Henry James James, Henry (1843 - 1916)

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Introduction

(Gothic Literature)

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Henry James (1843 - 1916)

American novelist, short story and novella writer, essayist, critic, biographer, autobiographer, and playwright.

James is considered one of the great novelists in the English language and the writer at the forefront of the movement toward more realism in literature. By enlarging the scope of the novel, introducing dramatic elements to the narrative tale, using highly self-conscious narrators, and refining the point-of-view technique to a new level of sophistication, he advanced the art of fiction. He also probed a number of social and psychological concerns, such as the artist's role in society, the need for both the aesthetic and moral life, and the benefits of a developed consciousness receptive to the thoughts and feelings of others. Psychological and social questions pervade James's small body of supernatural fiction as well, which uses hauntedness and horror to offer insights into the conscious self and the truth that lies within the human soul. James's best-known Gothic works are the novella The Turn of the Screw (1898) and the ghost stories that he wrote over the course of his long career, notably "The Ghostly Rental" (1876) and "The Jolly Corner" (1908). Absent from these works are the typical Gothic conventions found in other works of the genre, as James concentrates on the internal rather than the external conditions of his fictional subjects. The psychological ghost story is taken to new heights as it focuses not on external specters but on the perceiving consciousness. In James's fiction, Gothic elements are used in the service of realism and psychology to emphasize the impenetrable depths of human emotion and to highlight the strange and often frightening nature of the human mind.

BIOGRAPHICAL INFORMATION

James was born in New York City, the second son of well-to-do, liberal parents. Because of his grandfather's enormous wealth, a fortune he divided equally among his children, James's father never had to work for his income. Henry James, Sr. was an intellectual man of his day: a devotee of the philosopher Emanuel Swedenborg and an occasional theorist on religion and philosophy. He sometimes had hallucinations that he regarded as religious experiences, and as he was growing up James witnessed his father's strange behavior during such episodes. James's mother had a more practical bent, a quality she was forced to develop in order to compensate for her husband's erratic conduct. James himself was a shy, bookish boy who assumed the role of a quiet observer beside his active elder brother William, who later became the founder of psychological study in America and the prominent philosopher of pragmatism. Both Henry and William spent much of their youth traveling between the United States and Europe. They were schooled by tutors and governesses in such diverse environments as Manhattan, Geneva, Paris, and London. Both developed a skill in foreign languages and an awareness of Europe rare among Americans in their time.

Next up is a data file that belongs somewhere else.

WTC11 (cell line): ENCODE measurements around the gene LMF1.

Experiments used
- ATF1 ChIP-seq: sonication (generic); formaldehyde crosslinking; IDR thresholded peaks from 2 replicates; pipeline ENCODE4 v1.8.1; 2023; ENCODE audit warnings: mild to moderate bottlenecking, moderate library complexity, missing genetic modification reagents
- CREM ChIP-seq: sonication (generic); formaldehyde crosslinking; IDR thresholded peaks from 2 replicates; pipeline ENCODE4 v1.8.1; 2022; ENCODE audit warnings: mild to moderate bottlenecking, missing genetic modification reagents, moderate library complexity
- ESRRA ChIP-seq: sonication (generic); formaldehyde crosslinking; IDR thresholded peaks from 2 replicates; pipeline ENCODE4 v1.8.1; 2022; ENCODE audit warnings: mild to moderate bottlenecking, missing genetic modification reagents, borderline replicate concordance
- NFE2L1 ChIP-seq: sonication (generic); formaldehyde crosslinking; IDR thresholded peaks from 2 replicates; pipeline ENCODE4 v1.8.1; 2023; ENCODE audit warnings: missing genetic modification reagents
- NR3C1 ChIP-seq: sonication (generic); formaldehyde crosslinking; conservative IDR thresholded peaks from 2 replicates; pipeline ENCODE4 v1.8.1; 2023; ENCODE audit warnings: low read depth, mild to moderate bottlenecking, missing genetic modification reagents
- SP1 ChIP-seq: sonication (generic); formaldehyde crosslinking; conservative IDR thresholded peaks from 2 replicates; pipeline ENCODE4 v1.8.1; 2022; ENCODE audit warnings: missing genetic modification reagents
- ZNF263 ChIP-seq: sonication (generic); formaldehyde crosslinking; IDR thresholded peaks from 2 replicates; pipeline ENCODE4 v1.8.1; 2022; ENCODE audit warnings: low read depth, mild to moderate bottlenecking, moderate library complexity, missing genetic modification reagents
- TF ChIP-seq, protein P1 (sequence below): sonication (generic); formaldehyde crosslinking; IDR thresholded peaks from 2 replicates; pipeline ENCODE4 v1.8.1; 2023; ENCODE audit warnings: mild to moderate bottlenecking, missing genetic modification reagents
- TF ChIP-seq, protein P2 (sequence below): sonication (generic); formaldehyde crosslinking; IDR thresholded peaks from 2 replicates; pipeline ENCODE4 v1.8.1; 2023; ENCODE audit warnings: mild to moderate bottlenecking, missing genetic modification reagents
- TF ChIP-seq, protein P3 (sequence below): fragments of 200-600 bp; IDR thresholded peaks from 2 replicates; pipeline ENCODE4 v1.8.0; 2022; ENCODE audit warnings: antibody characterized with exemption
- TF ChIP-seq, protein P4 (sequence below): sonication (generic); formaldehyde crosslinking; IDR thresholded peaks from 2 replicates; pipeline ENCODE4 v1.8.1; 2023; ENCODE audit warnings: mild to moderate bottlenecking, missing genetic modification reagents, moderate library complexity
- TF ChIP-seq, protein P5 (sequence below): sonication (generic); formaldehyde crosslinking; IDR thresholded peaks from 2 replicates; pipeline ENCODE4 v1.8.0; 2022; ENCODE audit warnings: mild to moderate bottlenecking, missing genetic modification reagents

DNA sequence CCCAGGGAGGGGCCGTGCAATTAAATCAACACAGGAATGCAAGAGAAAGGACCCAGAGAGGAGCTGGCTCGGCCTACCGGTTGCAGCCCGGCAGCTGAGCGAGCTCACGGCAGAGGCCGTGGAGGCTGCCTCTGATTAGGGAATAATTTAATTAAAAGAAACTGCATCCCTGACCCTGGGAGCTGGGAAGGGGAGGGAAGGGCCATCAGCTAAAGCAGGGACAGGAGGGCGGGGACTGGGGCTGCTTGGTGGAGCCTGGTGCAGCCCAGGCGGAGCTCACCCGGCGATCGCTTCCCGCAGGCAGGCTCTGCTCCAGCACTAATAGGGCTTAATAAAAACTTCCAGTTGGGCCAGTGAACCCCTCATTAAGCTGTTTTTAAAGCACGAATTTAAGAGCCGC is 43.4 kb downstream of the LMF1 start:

At the age of nineteen James enrolled at Harvard Law School, briefly entertaining thoughts of a professional career. However, this ambition soon changed and he began devoting his study time to reading literature, particularly the works of Honoré de Balzac and Nathaniel Hawthorne. Inspired by the literary atmosphere of Cambridge and Boston, James wrote his first fiction and criticism, his earliest works appearing in the Continental Monthly, The Atlantic Monthly, and The North American Review. From the beginning of his career James wrote supernatural stories, inspired by his love for the work of Hawthorne; his first two unearthly stories, "The Romance of Certain Old Clothes" (1868) and "De Grey: A Romance" (1868) clearly show Hawthorne's influence.

In the 1860s James met and formed lifelong friendships with William Dean Howells—then assistant editor at The Atlantic —Charles Eliot Norton, and James Russell Lowell. Howells was to become James's editor and literary agent, and together the two could...

(The entire section is 14,831 words.)